He made that pledge despite Sir Patrick Vallance, the Government's chief scientific adviser, warning yesterday that there was 'absolutely no reason' to change the policy.
Meanwhile, the Prime Minister said the Government is targeting the reopening of stadiums in the autumn with audiences potentially returning to football matches and outdoor gigs in October.
Crucially, the PM also said the Government is hoping to review all the remaining 'outstanding restrictions' in the coming months in order to allow a 'more significant return to normality from November' and 'possibly in time for Christmas'.
However, Mr Johnson insisted that all of the proposed changes would only go ahead if the spread of coronavirus continues to fall and that 'we will not hesitate at any stage to put on the brakes' if there is an increase in infections.
He stressed the UK must be prepared for a second wave in the winter as he announced £3 billion of extra funding for the NHS and vowed new powers to enable ministers and councils to impose strict local lockdowns.
He also pledged to increase the UK's daily coronavirus testing capacity to 500,000 a day by the end of October with the NHS Test and Trace programme tasked with playing a key role in stopping the spread of the disease.
It comes as figures from the Office for National Statistics today suggested the coronavirus outbreak in England isn't changing in size and 1,700 people are still catching the illness every day.
Estimates based on population testing suggest one in every 2,300 people is now carrying Covid-19 - a total of 24,000 people or 0.04 per cent of the population. This is a slight rise from the 0.03 per cent (14,000) estimated last week but both are within a possible range, showing any change is not significant.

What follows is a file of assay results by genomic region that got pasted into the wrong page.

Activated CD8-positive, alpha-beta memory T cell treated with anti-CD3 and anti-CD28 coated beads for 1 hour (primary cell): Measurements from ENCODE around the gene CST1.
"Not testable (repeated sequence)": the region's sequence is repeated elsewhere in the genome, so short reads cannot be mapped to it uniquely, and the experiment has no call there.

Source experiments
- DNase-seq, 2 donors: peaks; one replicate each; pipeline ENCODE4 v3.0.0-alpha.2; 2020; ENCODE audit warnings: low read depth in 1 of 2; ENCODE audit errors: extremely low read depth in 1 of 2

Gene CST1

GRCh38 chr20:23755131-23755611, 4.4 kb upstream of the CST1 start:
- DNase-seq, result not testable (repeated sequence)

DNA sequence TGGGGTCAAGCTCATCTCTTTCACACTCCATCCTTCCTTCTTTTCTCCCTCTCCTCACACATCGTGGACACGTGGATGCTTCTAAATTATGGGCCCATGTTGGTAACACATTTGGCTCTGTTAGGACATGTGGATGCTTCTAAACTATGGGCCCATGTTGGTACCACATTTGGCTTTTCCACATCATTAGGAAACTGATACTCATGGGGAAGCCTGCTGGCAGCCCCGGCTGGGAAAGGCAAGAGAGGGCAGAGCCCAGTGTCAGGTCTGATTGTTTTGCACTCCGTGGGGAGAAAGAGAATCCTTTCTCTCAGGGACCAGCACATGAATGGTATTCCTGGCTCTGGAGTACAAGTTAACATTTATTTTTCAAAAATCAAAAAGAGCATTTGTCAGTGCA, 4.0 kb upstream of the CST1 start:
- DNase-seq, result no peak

The number of people catching the virus each day - 1,700 - has not changed in a week, however, and the ONS said the outbreak has 'levelled off'.
Separate estimates of cases by King's College London and Public Health England say between 2,100 and 3,300 people are getting infected in England every day - higher than that found by the ONS.
ONS data is considered to be some of the most accurate available - this week's update was based on the results of 112,776 swab tests taken over six weeks, of which 39 were positive.
The data suggests that lifting the rest of the lockdown rules on 'Super Saturday', July 4, does not yet seem to have triggered a rise in coronavirus cases in England - backdated data will only just be starting to take that effect into account, however, meaning the next few weeks will be critical.
Separate antibody testing by the ONS - looking at people's blood for signs of past infection - suggests that 2.8million people, or 6.3 per cent of people in England, have had Covid-19 already.
Separate ONS data today revealed Covid-19 was still the third most common cause of death in England and Wales in June, even though the darkest days of crisis are over.
One in 14 deaths were caused by the coronavirus in June - the same month Number 10 began to relax strict lockdown measures.
The disease was written on 2,525 death certificates, meaning 50,335 confirmed or suspected Covid-19 deaths have been recorded over the course of the pandemic.
But coronavirus deaths in June were significantly lower than they were in May, when the life-threatening infection accounted for a fifth of all fatalities.
And it's the first time since March that the coronavirus was not the leading cause of death, according to the Office for National Statistics (ONS) data released today.
Dementia and Alzheimer's took the lead for the most frequent underlying cause of death in June, accounting for 10 per cent of fatalities.